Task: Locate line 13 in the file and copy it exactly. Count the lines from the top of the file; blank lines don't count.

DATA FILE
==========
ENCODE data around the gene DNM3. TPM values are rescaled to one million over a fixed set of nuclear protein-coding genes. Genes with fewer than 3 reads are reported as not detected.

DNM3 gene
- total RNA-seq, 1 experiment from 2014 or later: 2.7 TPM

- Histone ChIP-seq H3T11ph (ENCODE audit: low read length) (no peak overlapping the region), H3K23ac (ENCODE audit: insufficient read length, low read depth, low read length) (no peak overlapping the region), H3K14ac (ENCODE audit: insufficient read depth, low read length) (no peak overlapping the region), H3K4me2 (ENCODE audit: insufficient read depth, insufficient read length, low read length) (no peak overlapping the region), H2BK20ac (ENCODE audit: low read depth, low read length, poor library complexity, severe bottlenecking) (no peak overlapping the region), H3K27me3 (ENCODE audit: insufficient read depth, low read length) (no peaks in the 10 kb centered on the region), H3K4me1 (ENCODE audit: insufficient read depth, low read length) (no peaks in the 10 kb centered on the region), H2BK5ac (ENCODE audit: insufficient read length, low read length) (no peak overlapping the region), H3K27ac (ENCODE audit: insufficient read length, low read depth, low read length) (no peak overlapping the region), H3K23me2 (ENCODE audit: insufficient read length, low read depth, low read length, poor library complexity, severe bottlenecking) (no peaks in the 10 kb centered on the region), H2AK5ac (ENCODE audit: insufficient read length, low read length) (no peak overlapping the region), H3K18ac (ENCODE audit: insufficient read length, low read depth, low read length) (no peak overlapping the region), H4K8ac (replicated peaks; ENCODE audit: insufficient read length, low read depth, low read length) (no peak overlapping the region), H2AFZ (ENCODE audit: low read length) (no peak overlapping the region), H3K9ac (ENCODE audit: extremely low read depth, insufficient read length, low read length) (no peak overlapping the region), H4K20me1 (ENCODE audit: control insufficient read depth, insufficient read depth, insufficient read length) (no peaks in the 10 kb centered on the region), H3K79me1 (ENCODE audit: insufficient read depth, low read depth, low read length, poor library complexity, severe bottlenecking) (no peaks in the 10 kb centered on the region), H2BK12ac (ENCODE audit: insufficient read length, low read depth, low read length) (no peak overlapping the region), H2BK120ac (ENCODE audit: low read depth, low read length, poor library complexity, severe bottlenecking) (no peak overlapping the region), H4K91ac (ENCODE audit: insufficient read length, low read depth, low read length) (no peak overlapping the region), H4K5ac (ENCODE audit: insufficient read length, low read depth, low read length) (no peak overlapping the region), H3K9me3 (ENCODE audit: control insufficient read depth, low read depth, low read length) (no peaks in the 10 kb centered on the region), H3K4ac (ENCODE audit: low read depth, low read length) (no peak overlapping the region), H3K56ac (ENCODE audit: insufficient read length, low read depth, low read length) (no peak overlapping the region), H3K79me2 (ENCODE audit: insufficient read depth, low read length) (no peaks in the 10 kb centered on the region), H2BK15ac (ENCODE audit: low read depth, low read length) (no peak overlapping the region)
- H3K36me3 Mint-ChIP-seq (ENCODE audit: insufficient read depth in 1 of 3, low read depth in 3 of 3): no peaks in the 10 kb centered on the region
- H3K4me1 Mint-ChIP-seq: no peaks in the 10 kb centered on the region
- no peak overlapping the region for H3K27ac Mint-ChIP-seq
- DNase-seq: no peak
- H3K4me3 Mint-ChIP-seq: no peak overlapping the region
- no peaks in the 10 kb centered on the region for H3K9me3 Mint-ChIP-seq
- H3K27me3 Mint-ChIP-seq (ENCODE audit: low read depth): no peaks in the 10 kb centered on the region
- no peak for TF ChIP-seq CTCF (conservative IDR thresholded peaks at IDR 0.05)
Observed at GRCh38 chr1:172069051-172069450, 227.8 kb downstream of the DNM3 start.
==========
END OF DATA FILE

Observed at GRCh38 chr1:172069051-172069450, 227.8 kb downstream of the DNM3 start.